Experts urged to ratify Minamata Convention to phase out mercury-added products পারদযুক্ত পণ্যের ব্যবহার বন্ধে মিনামাতা কনভেনশন অনুমোদনের আহ্বান সেন্টমার্টিন সৈকতে প্লাস্টিকের আগ্রাসন 72 birds die eating pesticide-treated masakalai Educate girls to save the planet শিশুর সর্দি-কাশি সারানোর ঘরোয়া উপায় 50 Books All Kids Should Read Before They’re 12 24 thousand under 5 children die of pneumonia in Bangladesh annually গ্রিনহাউস গ্যাস কমানোর লক্ষ্যে নানা উদ্যোগ Maldives: Eco-friendly product export destination for Bangladesh

The Dramatic Impact of Illegal Amber Mining in Ukraine’s Wild West

A chaotic scene in Ukraine has miners pitted against each other and the government, often with deadly consequences and significant environmental harm. Vlad’s black SUV softly crunched through the gravel in front of Dubrovytsya’s faded Polish Catholic church. The sound of circular saws echoed from inside, where workmen were restoring the 300-year-old rococo cathedral to its pre-Soviet glory—allegedly with money from the illicit amber trade. Stas, Vlad’s partner, parked his BMW a couple blocks away. The former cops popped the trunk of Vlad’s 4×4 and he pulled out a shotgun. He grabbed a few shells and put the gun in the back of our truck. “We’re always armed when we go out,” said the illegal amber miner. And for good reason—the town sits in the heart of Ukraine’s Wild West—the thousands of acres of ravaged pine and birch forests whose sandy soils hide millions of dollars in amber. As in other gold rushes, violence has followed the scramble for the semiprecious gemstone, with gangs fightingover lucrative pits and claims rife that corrupt government officials are battling for territory and control. On January 15, assailants armed with machine guns and grenades attacked young men in a coffee shop in the town of Olevsk, killing one and seriously wounding around a dozen others. Pictures from the scene show blood and handguns splashed across the snow. The rush is built on the backs of tens of thousands of poor villagers as they illegally blast apart the landscape with pressure hoses, digging from the loose earth of northwest Ukraine the brown lumps of fossilized tree resinmade famous in Jurassic Park. On our way out of town we passed a modest showroom selling legal jewelry and Orthodox icons encrusted in the finished product—polished bits of amber gleaming from buttery yellow to clear dark honey. Nearby, a row of shops sold home furnishings and construction supplies as people rush to use the money from the bonanza to fix up their small homes or build new ones. The banditry is so widespread it has become a sort of dark joke—a wink, a nudge and a Kalashnikov. One building contractor’s sign read, “We will be your roof,” a play on “krysha,” Russian for “roof,” but slang for “protection racket.”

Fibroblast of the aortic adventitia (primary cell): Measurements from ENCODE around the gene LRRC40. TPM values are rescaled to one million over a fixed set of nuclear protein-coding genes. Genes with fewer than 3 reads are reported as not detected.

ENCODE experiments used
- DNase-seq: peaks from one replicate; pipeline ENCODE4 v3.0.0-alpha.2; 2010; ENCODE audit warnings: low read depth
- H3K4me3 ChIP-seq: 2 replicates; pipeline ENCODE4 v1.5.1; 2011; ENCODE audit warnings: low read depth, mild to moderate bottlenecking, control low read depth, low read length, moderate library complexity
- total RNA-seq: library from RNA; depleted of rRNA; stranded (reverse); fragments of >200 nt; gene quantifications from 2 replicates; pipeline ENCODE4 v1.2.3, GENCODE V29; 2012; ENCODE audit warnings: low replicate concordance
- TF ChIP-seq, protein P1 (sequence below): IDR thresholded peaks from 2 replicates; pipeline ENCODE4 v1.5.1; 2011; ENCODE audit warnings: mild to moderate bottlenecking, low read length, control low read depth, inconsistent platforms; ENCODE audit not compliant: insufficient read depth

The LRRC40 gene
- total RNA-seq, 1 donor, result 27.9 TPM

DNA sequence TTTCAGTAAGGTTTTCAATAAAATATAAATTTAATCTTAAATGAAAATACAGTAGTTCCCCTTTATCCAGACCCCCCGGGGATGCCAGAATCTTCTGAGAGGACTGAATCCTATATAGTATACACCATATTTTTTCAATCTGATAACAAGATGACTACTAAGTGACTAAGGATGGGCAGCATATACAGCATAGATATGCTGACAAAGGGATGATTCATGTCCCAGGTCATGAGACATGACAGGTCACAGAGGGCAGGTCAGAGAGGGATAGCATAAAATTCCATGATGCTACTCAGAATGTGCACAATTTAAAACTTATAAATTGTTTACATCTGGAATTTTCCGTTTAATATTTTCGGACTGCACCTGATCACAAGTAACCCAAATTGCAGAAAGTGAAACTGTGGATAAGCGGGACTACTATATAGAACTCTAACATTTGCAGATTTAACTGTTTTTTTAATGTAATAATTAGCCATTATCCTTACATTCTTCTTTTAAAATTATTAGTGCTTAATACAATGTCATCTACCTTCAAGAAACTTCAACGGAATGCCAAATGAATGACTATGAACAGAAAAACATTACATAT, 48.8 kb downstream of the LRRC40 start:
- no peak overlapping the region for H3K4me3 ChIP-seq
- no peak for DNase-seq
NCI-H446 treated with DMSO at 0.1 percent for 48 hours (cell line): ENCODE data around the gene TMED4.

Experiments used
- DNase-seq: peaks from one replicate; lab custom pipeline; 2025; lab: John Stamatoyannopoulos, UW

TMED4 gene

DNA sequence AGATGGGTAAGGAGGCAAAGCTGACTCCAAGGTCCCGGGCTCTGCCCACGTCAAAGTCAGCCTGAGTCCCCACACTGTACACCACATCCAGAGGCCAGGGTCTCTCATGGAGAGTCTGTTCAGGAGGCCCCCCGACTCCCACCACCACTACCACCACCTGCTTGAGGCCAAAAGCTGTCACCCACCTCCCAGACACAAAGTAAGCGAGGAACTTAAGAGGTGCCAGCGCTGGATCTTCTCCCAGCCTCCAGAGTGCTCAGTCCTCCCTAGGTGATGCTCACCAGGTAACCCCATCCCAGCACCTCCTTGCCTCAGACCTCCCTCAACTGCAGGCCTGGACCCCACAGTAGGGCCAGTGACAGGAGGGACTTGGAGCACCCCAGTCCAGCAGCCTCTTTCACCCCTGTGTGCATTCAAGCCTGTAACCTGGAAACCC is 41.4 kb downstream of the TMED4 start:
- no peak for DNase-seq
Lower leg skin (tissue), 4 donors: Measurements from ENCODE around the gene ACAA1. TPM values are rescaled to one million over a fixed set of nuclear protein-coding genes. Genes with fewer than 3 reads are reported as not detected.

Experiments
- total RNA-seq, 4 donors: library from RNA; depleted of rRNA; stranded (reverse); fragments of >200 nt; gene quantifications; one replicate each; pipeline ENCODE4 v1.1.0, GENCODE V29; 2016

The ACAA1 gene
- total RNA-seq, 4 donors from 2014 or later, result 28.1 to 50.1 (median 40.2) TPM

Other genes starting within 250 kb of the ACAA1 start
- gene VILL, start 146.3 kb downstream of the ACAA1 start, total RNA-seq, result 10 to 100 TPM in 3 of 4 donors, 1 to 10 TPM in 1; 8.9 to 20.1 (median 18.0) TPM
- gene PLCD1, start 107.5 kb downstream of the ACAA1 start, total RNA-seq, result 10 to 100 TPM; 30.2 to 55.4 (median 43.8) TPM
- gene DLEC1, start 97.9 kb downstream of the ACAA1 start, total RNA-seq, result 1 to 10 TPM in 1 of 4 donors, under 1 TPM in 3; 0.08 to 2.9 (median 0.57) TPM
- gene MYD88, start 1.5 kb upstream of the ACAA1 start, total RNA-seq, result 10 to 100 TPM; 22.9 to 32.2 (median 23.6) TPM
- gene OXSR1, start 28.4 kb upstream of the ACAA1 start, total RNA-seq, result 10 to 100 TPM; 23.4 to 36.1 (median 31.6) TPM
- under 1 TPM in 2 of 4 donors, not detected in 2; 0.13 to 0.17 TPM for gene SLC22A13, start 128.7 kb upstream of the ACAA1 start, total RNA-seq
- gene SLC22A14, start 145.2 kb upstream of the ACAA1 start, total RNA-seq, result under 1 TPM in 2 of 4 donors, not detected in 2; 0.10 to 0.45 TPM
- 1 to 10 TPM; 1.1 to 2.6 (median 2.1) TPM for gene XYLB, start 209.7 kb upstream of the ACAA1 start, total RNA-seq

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Posted by on Feb 5 2017. Filed under News at Now. You can follow any responses to this entry through the RSS 2.0. You can leave a response or trackback to this entry

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